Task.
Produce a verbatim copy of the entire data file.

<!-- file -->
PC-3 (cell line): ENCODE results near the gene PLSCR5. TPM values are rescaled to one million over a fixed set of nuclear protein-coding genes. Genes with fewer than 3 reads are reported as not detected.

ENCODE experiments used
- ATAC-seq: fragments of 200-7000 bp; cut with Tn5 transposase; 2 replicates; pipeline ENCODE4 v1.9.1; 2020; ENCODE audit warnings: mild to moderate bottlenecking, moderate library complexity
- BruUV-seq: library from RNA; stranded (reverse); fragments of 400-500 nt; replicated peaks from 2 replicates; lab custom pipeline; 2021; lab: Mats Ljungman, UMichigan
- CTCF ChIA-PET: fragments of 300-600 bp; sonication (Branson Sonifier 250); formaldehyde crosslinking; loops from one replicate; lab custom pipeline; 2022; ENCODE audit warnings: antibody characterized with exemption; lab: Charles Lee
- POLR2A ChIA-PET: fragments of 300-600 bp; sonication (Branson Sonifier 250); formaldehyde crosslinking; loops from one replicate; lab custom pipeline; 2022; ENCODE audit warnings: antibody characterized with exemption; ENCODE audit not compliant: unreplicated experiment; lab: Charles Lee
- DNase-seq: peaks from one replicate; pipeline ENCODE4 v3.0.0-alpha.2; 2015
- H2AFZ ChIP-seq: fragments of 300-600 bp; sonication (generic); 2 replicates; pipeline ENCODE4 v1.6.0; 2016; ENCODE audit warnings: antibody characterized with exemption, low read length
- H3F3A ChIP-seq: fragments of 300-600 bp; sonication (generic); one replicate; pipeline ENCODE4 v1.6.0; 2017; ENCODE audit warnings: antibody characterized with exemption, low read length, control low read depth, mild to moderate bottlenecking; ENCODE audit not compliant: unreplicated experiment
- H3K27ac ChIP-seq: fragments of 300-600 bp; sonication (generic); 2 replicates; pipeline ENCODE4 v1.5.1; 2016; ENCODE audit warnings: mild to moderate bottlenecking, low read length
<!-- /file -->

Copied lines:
PC-3 (cell line): ENCODE results near the gene PLSCR5. TPM values are rescaled to one million over a fixed set of nuclear protein-coding genes. Genes with fewer than 3 reads are reported as not detected.

ENCODE experiments used
- ATAC-seq: fragments of 200-7000 bp; cut with Tn5 transposase; 2 replicates; pipeline ENCODE4 v1.9.1; 2020; ENCODE audit warnings: mild to moderate bottlenecking, moderate library complexity
- BruUV-seq: library from RNA; stranded (reverse); fragments of 400-500 nt; replicated peaks from 2 replicates; lab custom pipeline; 2021; lab: Mats Ljungman, UMichigan
- CTCF ChIA-PET: fragments of 300-600 bp; sonication (Branson Sonifier 250); formaldehyde crosslinking; loops from one replicate; lab custom pipeline; 2022; ENCODE audit warnings: antibody characterized with exemption; lab: Charles Lee
- POLR2A ChIA-PET: fragments of 300-600 bp; sonication (Branson Sonifier 250); formaldehyde crosslinking; loops from one replicate; lab custom pipeline; 2022; ENCODE audit warnings: antibody characterized with exemption; ENCODE audit not compliant: unreplicated experiment; lab: Charles Lee
- DNase-seq: peaks from one replicate; pipeline ENCODE4 v3.0.0-alpha.2; 2015
- H2AFZ ChIP-seq: fragments of 300-600 bp; sonication (generic); 2 replicates; pipeline ENCODE4 v1.6.0; 2016; ENCODE audit warnings: antibody characterized with exemption, low read length
- H3F3A ChIP-seq: fragments of 300-600 bp; sonication (generic); one replicate; pipeline ENCODE4 v1.6.0; 2017; ENCODE audit warnings: antibody characterized with exemption, low read length, control low read depth, mild to moderate bottlenecking; ENCODE audit not compliant: unreplicated experiment
- H3K27ac ChIP-seq: fragments of 300-600 bp; sonication (generic); 2 replicates; pipeline ENCODE4 v1.5.1; 2016; ENCODE audit warnings: mild to moderate bottlenecking, low read length